Regardless, eating a diet high in pork can lead to you storing levels of linoleic acid well above what we might have found in our ancestral environment. This would be alleviated somewhat by sourcing pasture-raised pigs that are allowed to eat a more species-appropriate diet. In other words, pigs that aren’t factory-farmed and raised exclusively on grain feed. Which effectively rules out supermarket pork.

Wild boar, the ancestral forebearer of pigs, would certainly have produced much leaner meat. They might have still produced plenty of linoleic acid, especially after feasting on acorn season. But the overall amount would still have been significantly lower than pork. Given the obesogenic nature of Omega 6, it’s at least a case to not make pork the centrepiece of a carnivore diet. 

However, that doesn’t mean you should just shove it off the menu and stick with beef on beef. There are a couple of big asterisks to the linoleic acid mechanism. 

Omega 6 Content Of Seed Oils Vs Pork – For one, seed oils themselves are going to be a much bigger source of Omega 6, when compared to pork or poultry.

Sunflower oil, for example, has a linoleic acid content of 68%. Lard has 10%. Even olive oil, touted as a prime source of monounsaturated fats, often has more linoleic acid than lard. Considering seed oils are pervasive in processed foods and fast food, and that the carnivore diet dispenses with all of them, you can slash your linoleic acid right down without worrying about bacon’s place on the table.

omega 6 content of different oils

So by taking them out of the diet, you’re making the best play for limiting the Omega 6 fat-storing signals, and managing the Omega 6:3 ratio, which plays a role in governing inflammation. Which leads nicely to the next confounder.

Omega 6: 3 Ratio – Research has shown that the lipogenic function of Omega 6 can be attenuated by including more Omega 3 to balance them out. Omega 3 achieves that through reducing the phospholipid pool that acts as a precursor to 2AG, the endocannabinoid that stimulates appetite.

In other words, the lipogenic mechanism of Omega 6 can be alleviated by cutting out seed oils, and keeping some fatty fish in the diet. Grass-finished beef might offer up some extra Omega 3, but the amount will be marginal compared to what you can get in a few ounces of salmon or sardines.

Why Omega 6 In Pork Is Different To Seed Oils

bacon on carnivore

Along with the fat-storing signals of Omega 6, another reason people evade pork is the susceptibility of PUFAs to oxidation. Since they contain double bonds, the carbon structure is more likely to break off in reaction to stressors. 

I’ve written an article that’s gone deep into the problems with raised oxidative stress, but to keep things brief, excess oxidation damages the mitochondria, hastens ageing, and plays the foundation for chronic disease. You shouldn’t want the smoke.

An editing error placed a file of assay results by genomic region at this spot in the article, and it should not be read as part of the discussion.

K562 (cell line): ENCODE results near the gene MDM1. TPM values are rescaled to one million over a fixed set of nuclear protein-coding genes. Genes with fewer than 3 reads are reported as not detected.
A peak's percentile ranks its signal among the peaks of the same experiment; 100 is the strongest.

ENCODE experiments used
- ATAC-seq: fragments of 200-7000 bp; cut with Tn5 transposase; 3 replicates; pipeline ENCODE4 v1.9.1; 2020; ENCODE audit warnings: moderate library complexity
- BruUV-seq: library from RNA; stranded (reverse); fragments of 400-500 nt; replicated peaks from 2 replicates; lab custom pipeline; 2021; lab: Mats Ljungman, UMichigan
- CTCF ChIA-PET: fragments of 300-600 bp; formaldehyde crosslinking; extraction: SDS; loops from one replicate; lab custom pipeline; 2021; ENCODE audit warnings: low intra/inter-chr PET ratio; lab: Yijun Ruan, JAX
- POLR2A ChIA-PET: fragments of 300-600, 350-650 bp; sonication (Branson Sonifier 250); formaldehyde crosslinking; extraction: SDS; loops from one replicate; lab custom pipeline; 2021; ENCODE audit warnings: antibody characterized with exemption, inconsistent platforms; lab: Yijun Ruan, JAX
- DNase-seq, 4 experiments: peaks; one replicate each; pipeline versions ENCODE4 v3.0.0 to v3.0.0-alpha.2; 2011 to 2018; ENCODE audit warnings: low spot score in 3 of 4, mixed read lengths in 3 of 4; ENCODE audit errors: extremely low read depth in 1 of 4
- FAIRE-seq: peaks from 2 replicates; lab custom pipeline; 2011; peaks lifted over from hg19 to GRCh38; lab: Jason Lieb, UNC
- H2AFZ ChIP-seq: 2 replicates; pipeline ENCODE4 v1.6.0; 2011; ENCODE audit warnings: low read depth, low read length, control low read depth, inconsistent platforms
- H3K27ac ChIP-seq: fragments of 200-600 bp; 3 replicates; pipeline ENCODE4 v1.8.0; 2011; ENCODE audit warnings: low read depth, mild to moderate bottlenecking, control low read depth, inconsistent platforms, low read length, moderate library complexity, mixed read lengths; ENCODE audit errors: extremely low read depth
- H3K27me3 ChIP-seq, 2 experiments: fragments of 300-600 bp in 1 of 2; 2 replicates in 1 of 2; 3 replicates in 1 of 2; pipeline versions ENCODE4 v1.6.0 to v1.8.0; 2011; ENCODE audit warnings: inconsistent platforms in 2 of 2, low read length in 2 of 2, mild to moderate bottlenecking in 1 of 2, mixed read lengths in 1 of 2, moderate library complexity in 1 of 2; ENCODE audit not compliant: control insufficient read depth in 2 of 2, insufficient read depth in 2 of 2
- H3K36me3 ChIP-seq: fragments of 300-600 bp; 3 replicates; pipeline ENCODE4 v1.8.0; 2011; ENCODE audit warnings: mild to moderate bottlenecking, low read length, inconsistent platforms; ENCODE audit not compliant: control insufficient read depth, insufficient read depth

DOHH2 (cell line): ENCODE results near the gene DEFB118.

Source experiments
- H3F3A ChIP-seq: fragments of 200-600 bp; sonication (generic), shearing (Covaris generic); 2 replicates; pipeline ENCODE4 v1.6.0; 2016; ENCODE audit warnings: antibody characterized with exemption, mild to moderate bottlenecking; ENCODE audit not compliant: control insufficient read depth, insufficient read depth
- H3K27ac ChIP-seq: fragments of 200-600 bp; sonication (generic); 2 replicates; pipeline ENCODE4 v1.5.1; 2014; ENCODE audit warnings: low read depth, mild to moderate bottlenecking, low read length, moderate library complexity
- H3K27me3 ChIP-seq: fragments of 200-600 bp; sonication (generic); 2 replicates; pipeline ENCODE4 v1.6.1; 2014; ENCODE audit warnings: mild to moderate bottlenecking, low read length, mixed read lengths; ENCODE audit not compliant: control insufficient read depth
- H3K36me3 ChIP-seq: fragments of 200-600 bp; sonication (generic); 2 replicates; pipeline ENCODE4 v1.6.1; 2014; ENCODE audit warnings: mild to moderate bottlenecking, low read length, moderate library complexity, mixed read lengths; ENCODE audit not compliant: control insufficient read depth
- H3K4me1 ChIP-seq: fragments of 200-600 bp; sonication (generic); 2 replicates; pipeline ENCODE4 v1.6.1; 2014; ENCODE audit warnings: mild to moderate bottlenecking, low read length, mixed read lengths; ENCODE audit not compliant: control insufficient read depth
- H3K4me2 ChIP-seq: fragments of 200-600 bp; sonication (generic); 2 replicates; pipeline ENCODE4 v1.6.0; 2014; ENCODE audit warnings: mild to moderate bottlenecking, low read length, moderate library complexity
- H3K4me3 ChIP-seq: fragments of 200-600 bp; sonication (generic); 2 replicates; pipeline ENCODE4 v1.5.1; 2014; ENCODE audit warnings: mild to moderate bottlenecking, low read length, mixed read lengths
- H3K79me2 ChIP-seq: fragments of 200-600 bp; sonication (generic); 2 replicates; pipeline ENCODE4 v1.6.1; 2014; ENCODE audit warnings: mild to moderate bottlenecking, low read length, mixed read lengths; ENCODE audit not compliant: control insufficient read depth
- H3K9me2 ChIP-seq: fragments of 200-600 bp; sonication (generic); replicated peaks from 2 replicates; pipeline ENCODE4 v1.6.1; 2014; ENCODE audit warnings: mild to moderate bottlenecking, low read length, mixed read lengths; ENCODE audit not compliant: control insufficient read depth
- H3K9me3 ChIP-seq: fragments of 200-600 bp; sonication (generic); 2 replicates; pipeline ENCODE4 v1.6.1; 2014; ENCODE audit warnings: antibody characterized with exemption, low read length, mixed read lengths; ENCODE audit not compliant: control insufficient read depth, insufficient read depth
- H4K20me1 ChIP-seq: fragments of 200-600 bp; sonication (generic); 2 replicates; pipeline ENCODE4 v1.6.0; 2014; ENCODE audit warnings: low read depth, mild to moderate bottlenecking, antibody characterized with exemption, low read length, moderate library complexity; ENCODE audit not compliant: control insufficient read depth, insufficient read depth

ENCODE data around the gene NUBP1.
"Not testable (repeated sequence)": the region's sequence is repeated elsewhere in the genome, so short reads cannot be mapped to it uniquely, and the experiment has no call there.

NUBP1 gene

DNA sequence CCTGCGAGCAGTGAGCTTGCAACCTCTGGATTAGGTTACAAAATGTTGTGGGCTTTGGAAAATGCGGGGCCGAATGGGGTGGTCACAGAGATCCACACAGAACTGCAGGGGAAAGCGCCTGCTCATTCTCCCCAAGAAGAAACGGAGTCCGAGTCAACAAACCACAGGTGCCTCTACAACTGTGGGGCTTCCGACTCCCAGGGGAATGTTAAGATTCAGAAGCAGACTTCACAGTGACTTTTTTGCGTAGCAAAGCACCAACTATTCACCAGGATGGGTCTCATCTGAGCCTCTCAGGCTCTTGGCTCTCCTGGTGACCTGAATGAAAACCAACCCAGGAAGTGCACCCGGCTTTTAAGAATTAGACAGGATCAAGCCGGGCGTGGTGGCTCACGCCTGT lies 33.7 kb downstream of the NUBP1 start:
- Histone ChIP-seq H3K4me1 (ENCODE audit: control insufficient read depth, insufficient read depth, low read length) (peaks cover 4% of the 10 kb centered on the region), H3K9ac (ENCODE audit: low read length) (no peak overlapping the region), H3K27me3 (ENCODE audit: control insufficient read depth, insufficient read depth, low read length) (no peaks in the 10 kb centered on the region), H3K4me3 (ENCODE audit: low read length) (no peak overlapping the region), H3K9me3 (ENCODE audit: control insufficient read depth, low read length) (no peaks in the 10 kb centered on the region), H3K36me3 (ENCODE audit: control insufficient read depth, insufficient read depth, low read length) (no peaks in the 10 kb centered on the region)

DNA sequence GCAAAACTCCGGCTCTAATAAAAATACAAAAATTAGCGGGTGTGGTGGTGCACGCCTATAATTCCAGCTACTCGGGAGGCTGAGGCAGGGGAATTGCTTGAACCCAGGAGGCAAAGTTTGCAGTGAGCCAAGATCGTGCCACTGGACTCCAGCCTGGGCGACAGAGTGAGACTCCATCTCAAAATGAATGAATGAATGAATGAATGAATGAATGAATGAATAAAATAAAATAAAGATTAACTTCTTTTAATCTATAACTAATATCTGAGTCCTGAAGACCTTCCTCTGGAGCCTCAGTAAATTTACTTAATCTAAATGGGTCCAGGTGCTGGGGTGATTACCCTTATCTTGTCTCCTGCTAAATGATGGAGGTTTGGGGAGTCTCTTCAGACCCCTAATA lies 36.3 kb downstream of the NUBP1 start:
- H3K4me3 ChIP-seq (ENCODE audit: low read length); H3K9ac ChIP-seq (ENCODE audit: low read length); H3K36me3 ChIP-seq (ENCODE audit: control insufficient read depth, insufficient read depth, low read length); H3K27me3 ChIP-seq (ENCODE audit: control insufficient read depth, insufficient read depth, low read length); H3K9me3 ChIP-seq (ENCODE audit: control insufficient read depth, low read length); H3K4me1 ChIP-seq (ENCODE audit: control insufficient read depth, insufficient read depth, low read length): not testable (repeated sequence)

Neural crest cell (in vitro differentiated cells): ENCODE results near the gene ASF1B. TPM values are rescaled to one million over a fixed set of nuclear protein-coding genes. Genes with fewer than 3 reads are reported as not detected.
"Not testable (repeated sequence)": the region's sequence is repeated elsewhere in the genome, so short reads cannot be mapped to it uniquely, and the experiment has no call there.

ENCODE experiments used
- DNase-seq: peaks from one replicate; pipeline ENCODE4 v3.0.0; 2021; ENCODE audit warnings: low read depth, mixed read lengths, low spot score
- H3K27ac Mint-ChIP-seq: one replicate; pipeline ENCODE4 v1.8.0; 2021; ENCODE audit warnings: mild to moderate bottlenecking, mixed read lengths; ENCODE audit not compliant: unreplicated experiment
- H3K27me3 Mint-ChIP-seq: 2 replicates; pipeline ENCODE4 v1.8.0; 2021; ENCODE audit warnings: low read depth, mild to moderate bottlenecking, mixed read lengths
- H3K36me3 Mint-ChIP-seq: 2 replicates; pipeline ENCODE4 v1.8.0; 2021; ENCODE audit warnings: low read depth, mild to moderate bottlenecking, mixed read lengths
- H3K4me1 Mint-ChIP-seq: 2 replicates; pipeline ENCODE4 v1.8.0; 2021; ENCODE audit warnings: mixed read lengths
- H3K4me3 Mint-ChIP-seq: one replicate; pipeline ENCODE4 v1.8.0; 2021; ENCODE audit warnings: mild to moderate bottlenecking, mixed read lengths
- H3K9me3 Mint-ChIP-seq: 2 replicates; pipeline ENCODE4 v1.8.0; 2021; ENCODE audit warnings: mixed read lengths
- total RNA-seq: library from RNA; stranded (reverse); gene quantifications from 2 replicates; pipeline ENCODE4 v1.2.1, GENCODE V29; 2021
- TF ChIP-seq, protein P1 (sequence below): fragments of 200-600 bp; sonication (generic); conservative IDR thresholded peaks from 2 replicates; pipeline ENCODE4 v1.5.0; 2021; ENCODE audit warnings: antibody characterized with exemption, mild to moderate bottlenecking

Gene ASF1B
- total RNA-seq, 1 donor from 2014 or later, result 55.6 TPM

Seed oils are basically seeds that have been put through intense heat until they are oxidised and extracted. This is why a bottle of seed oil is going to be rancid on arrival, no matter where you buy them from. 

Even cold-pressed oils are still going to succumb to light or oxygen exposure, at some point or another. And it’ll probably end up in the frying pan anyway, and the fancy labelling will count for nothing. When you’re ingesting seed oils, or anything cooked in seed oils, you’re subjecting the body to intense oxidative stress.

Why You Need To Ditch Seed Oils

Here’s the thing with pork. While pigs eat grains that are rich in PUFAs, at no point are those PUFAs exposed to light, oxygen, or heat. That’s because they need sophisticated equipment in order to be extracted, and pigs haven’t reached that level of technology yet. But they can eat them, digested them, and store them in the PUFA format. 

seed oil dangers

If those fats did somehow become rancid, you would know, because the meat would stink to high heaven. So the PUFAs you eat aren’t going to be oxidised.

They are still unstable, and you would still have to make sure that you’re not subjecting the body to pollutants that can wreak havoc from the inside, but that should be pretty easy to achieve when you’re on a carnivore diet and practising elements of an ancestral lifestyle. Seed oils and PUFAs in meat simply aren’t the same. One is far more insidious than the other.

Why Should You Try Pork

Now that I’ve hopefully dispensed with many of the fears around pork fat, let’s go into a few choice reasons for keeping it on the carnivore menu.

1. Pork is especially high in fat – A 100g cut of pork belly contains 30g fat. Considering that fat is the energy and flavour source of the carnivore diet, a few portions of pork belly would make an excellent addition for your plate.

2. Pork is flexible – There are plenty of cuts on offer, each with their own distinct textures and flavours. If you don’t like pork belly, you might still be a huge fan of bacon, or pork chops. You won’t lack for options, and it adds a ton of variety to the usual beef and butter matchup.

3. Pork is high in Thiamine and B6 – Vitamin B1 (Thiamine) plays an  important role in building and repairing nerves and muscles. Vitamin B6 is crucial for protein digestion, and the formation of Vitamin B3. Both are lower in beef.

carnivore refeed

In short, pork doesn’t deserve the aversion that meat-based elitists are bestowing on it. There’s no reason you can’t include it while getting optimal returns from the carnivore diet.

  • It contains linoleic acid which CAN increase appetite and fat storage
  • But seed oils contain far more linoleic acid
  • And the smaller amount that pork does bring, can be alleviated by adding Omega 3
  • Pork does not contain rancid PUFAs
  • So doesn’t bring the same issues as seed oils
  • Pork is a great source of fat, flavour, and is high in several key micronutrients that beef lacks
  • Such as Vitamin B1 and B6.

Try Out My Carnivore Chicken Wrapped In Bacon Recipe